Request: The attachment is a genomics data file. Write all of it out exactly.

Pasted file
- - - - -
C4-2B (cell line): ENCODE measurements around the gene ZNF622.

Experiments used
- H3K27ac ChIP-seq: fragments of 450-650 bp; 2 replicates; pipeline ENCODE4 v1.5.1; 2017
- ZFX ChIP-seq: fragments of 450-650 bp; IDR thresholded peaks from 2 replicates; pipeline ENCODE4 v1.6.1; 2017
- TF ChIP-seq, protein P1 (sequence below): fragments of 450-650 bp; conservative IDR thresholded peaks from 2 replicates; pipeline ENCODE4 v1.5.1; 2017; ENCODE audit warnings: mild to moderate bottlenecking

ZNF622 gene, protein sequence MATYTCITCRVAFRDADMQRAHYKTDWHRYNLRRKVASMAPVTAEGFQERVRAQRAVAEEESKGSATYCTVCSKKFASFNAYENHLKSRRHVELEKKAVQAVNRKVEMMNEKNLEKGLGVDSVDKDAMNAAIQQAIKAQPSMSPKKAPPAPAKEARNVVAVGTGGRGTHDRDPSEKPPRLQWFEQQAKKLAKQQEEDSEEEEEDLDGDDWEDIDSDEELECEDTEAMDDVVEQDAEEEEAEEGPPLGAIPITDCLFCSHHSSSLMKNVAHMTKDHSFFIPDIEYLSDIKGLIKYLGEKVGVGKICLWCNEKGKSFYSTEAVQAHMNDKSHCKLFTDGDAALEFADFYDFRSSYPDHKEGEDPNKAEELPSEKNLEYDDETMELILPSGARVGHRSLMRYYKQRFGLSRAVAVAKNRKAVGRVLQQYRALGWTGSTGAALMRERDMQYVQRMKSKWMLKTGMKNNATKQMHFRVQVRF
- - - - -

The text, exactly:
C4-2B (cell line): ENCODE measurements around the gene ZNF622.

Experiments used
- H3K27ac ChIP-seq: fragments of 450-650 bp; 2 replicates; pipeline ENCODE4 v1.5.1; 2017
- ZFX ChIP-seq: fragments of 450-650 bp; IDR thresholded peaks from 2 replicates; pipeline ENCODE4 v1.6.1; 2017
- TF ChIP-seq, protein P1 (sequence below): fragments of 450-650 bp; conservative IDR thresholded peaks from 2 replicates; pipeline ENCODE4 v1.5.1; 2017; ENCODE audit warnings: mild to moderate bottlenecking

ZNF622 gene, protein sequence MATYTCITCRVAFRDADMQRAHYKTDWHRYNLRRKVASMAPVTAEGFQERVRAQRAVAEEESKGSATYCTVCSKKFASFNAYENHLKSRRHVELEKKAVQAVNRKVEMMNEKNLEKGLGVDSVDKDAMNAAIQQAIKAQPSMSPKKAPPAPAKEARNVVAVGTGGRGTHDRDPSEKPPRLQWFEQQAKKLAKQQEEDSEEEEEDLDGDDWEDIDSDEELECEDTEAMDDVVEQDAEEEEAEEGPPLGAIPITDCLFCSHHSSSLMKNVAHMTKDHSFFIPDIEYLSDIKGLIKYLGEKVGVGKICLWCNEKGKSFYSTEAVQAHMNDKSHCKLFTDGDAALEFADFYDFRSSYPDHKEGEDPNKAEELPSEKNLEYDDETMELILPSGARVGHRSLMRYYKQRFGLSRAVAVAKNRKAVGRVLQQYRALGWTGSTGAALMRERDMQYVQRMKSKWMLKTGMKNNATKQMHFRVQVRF